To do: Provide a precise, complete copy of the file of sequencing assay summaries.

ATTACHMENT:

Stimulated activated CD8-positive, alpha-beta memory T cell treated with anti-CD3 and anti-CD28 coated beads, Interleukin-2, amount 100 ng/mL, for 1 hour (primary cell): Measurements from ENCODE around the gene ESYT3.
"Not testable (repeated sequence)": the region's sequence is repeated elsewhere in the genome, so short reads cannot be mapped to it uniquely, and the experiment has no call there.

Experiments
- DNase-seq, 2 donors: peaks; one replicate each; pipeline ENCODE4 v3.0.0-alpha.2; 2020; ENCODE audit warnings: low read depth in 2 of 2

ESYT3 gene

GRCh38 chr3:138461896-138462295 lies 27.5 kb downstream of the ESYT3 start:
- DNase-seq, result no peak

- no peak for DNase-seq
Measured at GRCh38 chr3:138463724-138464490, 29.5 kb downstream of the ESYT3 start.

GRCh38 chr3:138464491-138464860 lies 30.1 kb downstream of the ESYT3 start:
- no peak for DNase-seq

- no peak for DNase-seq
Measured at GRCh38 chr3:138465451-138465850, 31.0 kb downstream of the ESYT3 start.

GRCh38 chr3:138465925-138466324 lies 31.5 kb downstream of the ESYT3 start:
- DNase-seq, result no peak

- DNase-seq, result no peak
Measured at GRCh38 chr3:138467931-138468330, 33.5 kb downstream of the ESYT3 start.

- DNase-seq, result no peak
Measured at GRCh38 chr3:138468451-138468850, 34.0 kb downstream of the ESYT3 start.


Stimulated activated CD8-positive, alpha-beta memory T cell treated with anti-CD3 and anti-CD28 coated beads, Interleukin-2, amount 100 ng/mL, for 1 hour (primary cell): Measurements from ENCODE around the gene ESYT3.
"Not testable (repeated sequence)": the region's sequence is repeated elsewhere in the genome, so short reads cannot be mapped to it uniquely, and the experiment has no call there.

Experiments
- DNase-seq, 2 donors: peaks; one replicate each; pipeline ENCODE4 v3.0.0-alpha.2; 2020; ENCODE audit warnings: low read depth in 2 of 2

ESYT3 gene

GRCh38 chr3:138461896-138462295 lies 27.5 kb downstream of the ESYT3 start:
- DNase-seq, result no peak

- no peak for DNase-seq
Measured at GRCh38 chr3:138463724-138464490, 29.5 kb downstream of the ESYT3 start.

GRCh38 chr3:138464491-138464860 lies 30.1 kb downstream of the ESYT3 start:
- no peak for DNase-seq

- no peak for DNase-seq
Measured at GRCh38 chr3:138465451-138465850, 31.0 kb downstream of the ESYT3 start.

GRCh38 chr3:138465925-138466324 lies 31.5 kb downstream of the ESYT3 start:
- DNase-seq, result no peak

- DNase-seq, result no peak
Measured at GRCh38 chr3:138467931-138468330, 33.5 kb downstream of the ESYT3 start.

- DNase-seq, result no peak
Measured at GRCh38 chr3:138468451-138468850, 34.0 kb downstream of the ESYT3 start.